It’s almost the end of 2016 and what a year it has been. I’m not going to lie and pretend it has been anything but awful, but that doesn’t mean that there haven’t been good times in between all the rubbish. Quite a lot of the good times for me have been book related – YALC in July was definitely an absolute highlight and my Top 10 list includes books I would probably never have picked up if I hadn’t gone.
Before I start, I must give a special mention to the book that stole title of most ridiculous book of the year by miles. Surprisingly it wasn’t any of the ones I DNF but was a Book Club read that I persevered with because Book Club. God Don’t Like Ugly is one of the most frustrating things I have ever read. And I’m not going to say any more because I already ranted about it the other day!
So, on with the proper list! I will go in reverse order this year:
#10: Buckyball by Fabien Roy
I read and reviewed Buckyball back in April and really enjoyed it, even though it took a while for me to get into it and it was totally weird. I probably wouldn’t have predicted it making it onto my Top 10 list back then but the ideas and characters from it have stuck in my head ever since and I’ve caught myself pondering the book multiple times. Well worth picking up and sticking with through the start where you have no idea what is going on!!
#9: Close Your Pretty Eyes by Sally Nicholls
This tops my list for favourite cover of the year – it’s properly creepy with the other side of the front cover being like the other side of the window only the image of the face is different. Genius and so well thought through. Close Your Pretty Eyes was cleverly unnerving with a possibly unreliable narrator, a real-life ghost story and beautiful writing – I kept wanting to pick it up and read on well after I finished it.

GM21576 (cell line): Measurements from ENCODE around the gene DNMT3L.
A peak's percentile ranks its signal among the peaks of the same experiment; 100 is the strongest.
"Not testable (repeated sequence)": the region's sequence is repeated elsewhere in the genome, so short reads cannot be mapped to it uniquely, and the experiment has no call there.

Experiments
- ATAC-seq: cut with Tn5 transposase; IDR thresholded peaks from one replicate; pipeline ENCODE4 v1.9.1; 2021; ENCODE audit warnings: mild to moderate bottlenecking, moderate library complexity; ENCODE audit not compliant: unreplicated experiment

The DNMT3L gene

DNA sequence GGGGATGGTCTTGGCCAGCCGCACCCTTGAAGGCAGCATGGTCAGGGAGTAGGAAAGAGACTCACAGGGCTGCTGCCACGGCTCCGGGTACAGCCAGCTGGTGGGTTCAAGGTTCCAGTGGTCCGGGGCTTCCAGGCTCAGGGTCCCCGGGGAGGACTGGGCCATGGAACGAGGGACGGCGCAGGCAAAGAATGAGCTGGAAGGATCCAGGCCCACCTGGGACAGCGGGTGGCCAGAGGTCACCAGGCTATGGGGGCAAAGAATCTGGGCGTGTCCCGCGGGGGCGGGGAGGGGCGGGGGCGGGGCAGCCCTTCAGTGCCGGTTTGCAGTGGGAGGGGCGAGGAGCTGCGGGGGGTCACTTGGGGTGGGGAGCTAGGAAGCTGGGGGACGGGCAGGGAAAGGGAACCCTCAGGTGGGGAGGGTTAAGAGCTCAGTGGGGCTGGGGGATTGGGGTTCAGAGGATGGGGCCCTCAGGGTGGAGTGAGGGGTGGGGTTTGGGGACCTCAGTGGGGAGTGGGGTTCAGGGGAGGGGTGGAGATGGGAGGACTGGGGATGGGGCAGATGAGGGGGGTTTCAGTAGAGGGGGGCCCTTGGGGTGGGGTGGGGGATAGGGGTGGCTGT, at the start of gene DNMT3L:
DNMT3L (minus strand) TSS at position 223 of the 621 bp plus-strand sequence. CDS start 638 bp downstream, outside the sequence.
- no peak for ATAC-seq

#8: Demon Road by Derek Landy
This comes in at number two on the cover front – this picture doesn’t show just how SHINY SHINY it is in real life. I’m a sucker for shiny. Cover aside, Demon Road was one I bought off the back of a book trailer I saw at YALC – another thing I am a sucker for is Classic Dodge cars and demons. This book has lots of both. I loved the action-packed road-trip adventure, I loved the main characters and I loved the well-structured mythology it was all based around. I do now require to source the other two books in the trilogy though… and they’d better be all shiny as well – my bookshelf needs more shiny.
#7: Dorothy Must Die by Danielle Page
My friend very kindly bought me a copy of this (yet another fantastic cover!) and it lived up to the good things I had heard about it. I really enjoyed the twisted take on the story of Oz – where Dorothy, Lion, Scarecrow and Tin Man are not all they seemed in the original. It made perfect sense as well – the poison of power and popularity can warp even the kindest of people after all. A great adventure with lots of attitude and personality but a killer cliff-hanger ending. I really, really need to get my paws on the rest of the series!
#6: Room by Emma Donoghue
Liberty told me I needed to read this one and I had heard a few good things about it, both the book and the film versions, so I was happy to pick it up. (It was also my 52nd book of 2016 – not bad for a year I was planning to only read 36 books in!) After 10 pages, I was fairly certain that I wasn’t going to finish – the narrative style felt jarring and hard to concentrate on… then I almost finished it in one sitting and had to force myself to go to bed at half past one in the morning and finish it the next day instead. Thought provoking, tense, heart-breaking, wonderful and full to the brim of humanity of all kinds, Room is well worth picking up and persevering with through the first few pages of getting used to Jack’s narrative style.